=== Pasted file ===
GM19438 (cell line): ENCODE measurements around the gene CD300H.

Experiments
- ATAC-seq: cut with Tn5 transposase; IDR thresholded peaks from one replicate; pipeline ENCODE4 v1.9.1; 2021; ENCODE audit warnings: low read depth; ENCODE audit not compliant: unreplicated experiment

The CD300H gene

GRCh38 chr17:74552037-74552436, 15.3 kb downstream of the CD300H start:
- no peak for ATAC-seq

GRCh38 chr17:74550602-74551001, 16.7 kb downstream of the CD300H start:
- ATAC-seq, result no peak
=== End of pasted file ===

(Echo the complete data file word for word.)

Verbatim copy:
GM19438 (cell line): ENCODE measurements around the gene CD300H.

Experiments
- ATAC-seq: cut with Tn5 transposase; IDR thresholded peaks from one replicate; pipeline ENCODE4 v1.9.1; 2021; ENCODE audit warnings: low read depth; ENCODE audit not compliant: unreplicated experiment

The CD300H gene

GRCh38 chr17:74552037-74552436, 15.3 kb downstream of the CD300H start:
- no peak for ATAC-seq

GRCh38 chr17:74550602-74551001, 16.7 kb downstream of the CD300H start:
- ATAC-seq, result no peak